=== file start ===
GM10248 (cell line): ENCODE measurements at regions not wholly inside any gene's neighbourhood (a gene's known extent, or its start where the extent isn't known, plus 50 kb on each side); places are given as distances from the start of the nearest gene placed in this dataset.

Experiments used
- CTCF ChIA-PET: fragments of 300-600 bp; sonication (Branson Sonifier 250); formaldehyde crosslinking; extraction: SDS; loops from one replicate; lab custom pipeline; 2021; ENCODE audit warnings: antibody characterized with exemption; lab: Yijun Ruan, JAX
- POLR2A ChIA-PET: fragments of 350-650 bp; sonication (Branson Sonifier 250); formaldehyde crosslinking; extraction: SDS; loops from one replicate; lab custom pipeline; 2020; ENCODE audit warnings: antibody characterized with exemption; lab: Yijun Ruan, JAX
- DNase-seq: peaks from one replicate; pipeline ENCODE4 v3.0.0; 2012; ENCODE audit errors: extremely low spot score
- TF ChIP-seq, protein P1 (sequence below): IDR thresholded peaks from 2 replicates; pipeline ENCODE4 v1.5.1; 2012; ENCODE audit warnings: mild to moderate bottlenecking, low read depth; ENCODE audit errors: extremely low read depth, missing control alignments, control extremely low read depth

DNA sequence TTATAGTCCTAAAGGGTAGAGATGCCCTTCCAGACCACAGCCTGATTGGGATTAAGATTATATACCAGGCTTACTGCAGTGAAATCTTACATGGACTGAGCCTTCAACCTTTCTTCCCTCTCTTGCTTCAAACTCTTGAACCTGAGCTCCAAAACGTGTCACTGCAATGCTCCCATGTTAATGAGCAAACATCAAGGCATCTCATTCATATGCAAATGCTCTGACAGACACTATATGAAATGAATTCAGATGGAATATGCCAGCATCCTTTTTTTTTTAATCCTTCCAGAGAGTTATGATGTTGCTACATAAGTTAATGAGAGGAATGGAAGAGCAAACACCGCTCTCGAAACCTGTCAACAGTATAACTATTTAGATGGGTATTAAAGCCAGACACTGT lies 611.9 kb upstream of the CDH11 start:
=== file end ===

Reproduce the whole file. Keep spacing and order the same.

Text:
GM10248 (cell line): ENCODE measurements at regions not wholly inside any gene's neighbourhood (a gene's known extent, or its start where the extent isn't known, plus 50 kb on each side); places are given as distances from the start of the nearest gene placed in this dataset.

Experiments used
- CTCF ChIA-PET: fragments of 300-600 bp; sonication (Branson Sonifier 250); formaldehyde crosslinking; extraction: SDS; loops from one replicate; lab custom pipeline; 2021; ENCODE audit warnings: antibody characterized with exemption; lab: Yijun Ruan, JAX
- POLR2A ChIA-PET: fragments of 350-650 bp; sonication (Branson Sonifier 250); formaldehyde crosslinking; extraction: SDS; loops from one replicate; lab custom pipeline; 2020; ENCODE audit warnings: antibody characterized with exemption; lab: Yijun Ruan, JAX
- DNase-seq: peaks from one replicate; pipeline ENCODE4 v3.0.0; 2012; ENCODE audit errors: extremely low spot score
- TF ChIP-seq, protein P1 (sequence below): IDR thresholded peaks from 2 replicates; pipeline ENCODE4 v1.5.1; 2012; ENCODE audit warnings: mild to moderate bottlenecking, low read depth; ENCODE audit errors: extremely low read depth, missing control alignments, control extremely low read depth

DNA sequence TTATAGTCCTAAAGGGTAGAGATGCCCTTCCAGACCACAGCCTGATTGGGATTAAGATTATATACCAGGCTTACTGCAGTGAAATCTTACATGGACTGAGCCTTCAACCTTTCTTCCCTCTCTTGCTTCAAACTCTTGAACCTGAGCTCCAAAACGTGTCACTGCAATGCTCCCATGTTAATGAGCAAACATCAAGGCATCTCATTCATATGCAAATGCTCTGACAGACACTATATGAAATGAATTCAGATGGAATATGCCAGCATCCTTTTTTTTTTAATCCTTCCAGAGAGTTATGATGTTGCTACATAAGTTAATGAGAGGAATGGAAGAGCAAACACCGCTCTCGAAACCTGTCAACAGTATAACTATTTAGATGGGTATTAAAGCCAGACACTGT lies 611.9 kb upstream of the CDH11 start: